Date of Award

5-2008

Degree Type

Thesis

Degree Name

Master of Science

Major

Physics

Major Professor

Marianne Breinig

Committee Members

Panos Datskos, Stuart Elston

Abstract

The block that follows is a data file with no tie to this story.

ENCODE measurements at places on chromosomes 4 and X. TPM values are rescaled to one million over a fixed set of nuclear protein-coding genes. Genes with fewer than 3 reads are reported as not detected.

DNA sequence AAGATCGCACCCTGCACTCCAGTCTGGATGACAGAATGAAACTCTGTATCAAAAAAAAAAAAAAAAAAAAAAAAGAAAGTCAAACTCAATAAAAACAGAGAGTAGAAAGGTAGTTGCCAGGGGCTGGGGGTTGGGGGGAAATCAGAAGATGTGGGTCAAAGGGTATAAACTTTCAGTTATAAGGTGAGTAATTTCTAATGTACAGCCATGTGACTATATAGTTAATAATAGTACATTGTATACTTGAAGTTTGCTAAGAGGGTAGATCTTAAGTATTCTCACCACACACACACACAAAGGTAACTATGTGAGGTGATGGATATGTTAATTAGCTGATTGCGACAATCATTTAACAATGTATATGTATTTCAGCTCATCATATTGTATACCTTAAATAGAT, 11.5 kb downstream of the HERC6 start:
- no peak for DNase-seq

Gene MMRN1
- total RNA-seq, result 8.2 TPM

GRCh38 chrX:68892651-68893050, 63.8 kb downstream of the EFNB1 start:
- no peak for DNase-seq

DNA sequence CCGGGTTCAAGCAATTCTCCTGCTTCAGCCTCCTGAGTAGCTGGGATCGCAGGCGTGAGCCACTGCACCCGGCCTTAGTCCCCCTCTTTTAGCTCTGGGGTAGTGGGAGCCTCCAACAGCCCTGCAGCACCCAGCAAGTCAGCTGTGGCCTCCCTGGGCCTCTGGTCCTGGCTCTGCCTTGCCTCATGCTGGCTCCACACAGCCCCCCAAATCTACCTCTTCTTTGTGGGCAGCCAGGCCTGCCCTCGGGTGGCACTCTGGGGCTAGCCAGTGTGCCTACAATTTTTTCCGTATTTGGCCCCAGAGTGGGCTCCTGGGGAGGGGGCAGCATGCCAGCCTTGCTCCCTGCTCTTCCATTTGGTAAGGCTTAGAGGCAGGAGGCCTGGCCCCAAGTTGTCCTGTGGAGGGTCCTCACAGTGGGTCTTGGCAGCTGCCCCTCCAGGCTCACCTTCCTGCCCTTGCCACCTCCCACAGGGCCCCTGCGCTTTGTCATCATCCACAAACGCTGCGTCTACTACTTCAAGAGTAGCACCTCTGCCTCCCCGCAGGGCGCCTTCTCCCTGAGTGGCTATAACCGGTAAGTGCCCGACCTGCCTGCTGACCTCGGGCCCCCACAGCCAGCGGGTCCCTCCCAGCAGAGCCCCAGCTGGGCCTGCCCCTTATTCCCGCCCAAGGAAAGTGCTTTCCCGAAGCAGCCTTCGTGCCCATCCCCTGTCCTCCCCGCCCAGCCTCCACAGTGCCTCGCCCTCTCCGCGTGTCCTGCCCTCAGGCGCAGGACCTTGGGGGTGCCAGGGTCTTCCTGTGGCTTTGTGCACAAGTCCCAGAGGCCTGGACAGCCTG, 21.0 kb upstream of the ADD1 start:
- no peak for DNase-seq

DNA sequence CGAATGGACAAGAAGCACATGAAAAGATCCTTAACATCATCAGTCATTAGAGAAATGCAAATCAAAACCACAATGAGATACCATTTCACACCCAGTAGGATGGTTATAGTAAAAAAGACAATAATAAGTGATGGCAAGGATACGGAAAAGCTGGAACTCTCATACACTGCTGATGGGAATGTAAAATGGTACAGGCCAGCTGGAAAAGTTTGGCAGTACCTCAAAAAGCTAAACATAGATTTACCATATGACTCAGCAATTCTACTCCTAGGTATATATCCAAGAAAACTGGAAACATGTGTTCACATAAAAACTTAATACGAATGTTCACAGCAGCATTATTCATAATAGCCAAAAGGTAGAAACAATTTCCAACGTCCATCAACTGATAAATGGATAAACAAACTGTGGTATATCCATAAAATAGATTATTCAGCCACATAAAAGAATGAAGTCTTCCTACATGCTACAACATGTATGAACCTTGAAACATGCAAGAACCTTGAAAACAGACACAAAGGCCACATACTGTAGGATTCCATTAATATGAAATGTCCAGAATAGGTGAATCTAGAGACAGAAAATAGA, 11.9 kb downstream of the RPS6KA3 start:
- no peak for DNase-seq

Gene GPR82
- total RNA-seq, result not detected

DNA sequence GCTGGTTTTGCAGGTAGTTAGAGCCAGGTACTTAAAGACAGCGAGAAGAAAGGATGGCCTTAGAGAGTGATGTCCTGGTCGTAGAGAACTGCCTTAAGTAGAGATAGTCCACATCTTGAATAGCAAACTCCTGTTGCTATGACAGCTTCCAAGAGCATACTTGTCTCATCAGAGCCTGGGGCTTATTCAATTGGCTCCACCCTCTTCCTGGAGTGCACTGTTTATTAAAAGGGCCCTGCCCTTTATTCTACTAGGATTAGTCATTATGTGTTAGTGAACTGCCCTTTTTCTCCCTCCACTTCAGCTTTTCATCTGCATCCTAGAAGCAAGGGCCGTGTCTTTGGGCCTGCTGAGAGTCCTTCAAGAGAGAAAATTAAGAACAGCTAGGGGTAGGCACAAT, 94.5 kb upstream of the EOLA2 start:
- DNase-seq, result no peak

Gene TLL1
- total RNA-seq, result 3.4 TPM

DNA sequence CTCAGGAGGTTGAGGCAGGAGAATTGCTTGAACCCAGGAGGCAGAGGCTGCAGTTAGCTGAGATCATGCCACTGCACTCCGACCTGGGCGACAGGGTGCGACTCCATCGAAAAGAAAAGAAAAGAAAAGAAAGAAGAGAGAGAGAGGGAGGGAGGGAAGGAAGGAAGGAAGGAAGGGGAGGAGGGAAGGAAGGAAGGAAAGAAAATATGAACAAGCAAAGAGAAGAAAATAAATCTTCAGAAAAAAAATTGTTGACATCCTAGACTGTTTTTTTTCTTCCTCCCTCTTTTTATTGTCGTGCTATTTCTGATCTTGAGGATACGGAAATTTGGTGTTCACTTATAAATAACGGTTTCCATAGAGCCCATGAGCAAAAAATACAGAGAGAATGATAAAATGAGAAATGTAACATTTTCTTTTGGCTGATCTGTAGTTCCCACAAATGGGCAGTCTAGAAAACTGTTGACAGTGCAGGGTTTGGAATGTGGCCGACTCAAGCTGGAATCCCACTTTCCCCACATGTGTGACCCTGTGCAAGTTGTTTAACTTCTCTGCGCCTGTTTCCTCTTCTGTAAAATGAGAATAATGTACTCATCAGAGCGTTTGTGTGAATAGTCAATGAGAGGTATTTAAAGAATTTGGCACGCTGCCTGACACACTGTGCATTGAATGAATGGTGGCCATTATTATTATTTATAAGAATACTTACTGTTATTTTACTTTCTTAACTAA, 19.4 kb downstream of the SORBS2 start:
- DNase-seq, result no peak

It has been found that structural modifications, involving the creation of submicron scale grooves on uncoated silicon nitride microcantilevers, allow microcantilevers to display analyte-induced deflections which have not been previously observed. The submicron grooves were created through the use of a focused ion beam procedure to mill deep and narrow grooves without the subsequent deposition of a chemically reactive coating. These modifications significantly increase (by approximately 400%) an uncoated microcantilever’s ability detect analytes such as water vapor, ethyl alcohol, acetone vapor, argon, and 1-mononitrotoluene. The intention of the experiment was to achieve greater microcantilever deflections by increasing an uncoated microcantilever’s surface energy and surface area through the least amount of surface modifications. Accordingly, one to three grooves with a depth greater than the thickness of the microcantilevers were achieved by milling the grooves at a maximum angle of 45 degrees. One microcantilever, with a 100 nm wide groove (milled at an angle of 45 degrees relative to the surface normal and to a depth of 1.3 micrometers) deflected by 400 nm in the presence of an argon-ethanol mixture. The same microcantilever also exhibited a deflection magnitude which increased with gas concentration. When comparing the set of milled microcantilevers used in this experiment, deflections were found to increase as the width of the grooves decreased and the depth and number of grooves increased.

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